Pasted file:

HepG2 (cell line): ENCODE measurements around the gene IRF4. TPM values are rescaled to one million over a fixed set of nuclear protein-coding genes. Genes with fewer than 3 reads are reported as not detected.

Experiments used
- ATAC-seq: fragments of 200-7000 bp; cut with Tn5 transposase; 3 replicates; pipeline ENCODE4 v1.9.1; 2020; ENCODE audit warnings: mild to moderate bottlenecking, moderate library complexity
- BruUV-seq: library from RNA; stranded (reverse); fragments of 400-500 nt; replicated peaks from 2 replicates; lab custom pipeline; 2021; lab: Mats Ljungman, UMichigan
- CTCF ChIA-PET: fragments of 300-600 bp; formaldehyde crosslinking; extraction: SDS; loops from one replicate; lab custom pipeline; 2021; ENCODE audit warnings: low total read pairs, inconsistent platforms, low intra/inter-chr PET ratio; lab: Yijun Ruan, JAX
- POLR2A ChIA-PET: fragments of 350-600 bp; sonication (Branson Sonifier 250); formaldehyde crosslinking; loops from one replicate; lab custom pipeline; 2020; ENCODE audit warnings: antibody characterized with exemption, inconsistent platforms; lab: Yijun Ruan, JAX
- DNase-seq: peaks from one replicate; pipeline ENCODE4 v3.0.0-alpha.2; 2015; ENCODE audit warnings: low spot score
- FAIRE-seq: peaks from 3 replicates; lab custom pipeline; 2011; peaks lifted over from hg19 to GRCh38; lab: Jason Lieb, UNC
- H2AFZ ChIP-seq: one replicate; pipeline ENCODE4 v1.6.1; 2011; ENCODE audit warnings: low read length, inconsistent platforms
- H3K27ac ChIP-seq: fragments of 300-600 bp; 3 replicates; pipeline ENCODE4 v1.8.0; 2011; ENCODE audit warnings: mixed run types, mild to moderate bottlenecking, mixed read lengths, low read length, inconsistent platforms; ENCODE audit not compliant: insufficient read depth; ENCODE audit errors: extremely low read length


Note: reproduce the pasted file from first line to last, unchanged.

HepG2 (cell line): ENCODE measurements around the gene IRF4. TPM values are rescaled to one million over a fixed set of nuclear protein-coding genes. Genes with fewer than 3 reads are reported as not detected.

Experiments used
- ATAC-seq: fragments of 200-7000 bp; cut with Tn5 transposase; 3 replicates; pipeline ENCODE4 v1.9.1; 2020; ENCODE audit warnings: mild to moderate bottlenecking, moderate library complexity
- BruUV-seq: library from RNA; stranded (reverse); fragments of 400-500 nt; replicated peaks from 2 replicates; lab custom pipeline; 2021; lab: Mats Ljungman, UMichigan
- CTCF ChIA-PET: fragments of 300-600 bp; formaldehyde crosslinking; extraction: SDS; loops from one replicate; lab custom pipeline; 2021; ENCODE audit warnings: low total read pairs, inconsistent platforms, low intra/inter-chr PET ratio; lab: Yijun Ruan, JAX
- POLR2A ChIA-PET: fragments of 350-600 bp; sonication (Branson Sonifier 250); formaldehyde crosslinking; loops from one replicate; lab custom pipeline; 2020; ENCODE audit warnings: antibody characterized with exemption, inconsistent platforms; lab: Yijun Ruan, JAX
- DNase-seq: peaks from one replicate; pipeline ENCODE4 v3.0.0-alpha.2; 2015; ENCODE audit warnings: low spot score
- FAIRE-seq: peaks from 3 replicates; lab custom pipeline; 2011; peaks lifted over from hg19 to GRCh38; lab: Jason Lieb, UNC
- H2AFZ ChIP-seq: one replicate; pipeline ENCODE4 v1.6.1; 2011; ENCODE audit warnings: low read length, inconsistent platforms
- H3K27ac ChIP-seq: fragments of 300-600 bp; 3 replicates; pipeline ENCODE4 v1.8.0; 2011; ENCODE audit warnings: mixed run types, mild to moderate bottlenecking, mixed read lengths, low read length, inconsistent platforms; ENCODE audit not compliant: insufficient read depth; ENCODE audit errors: extremely low read length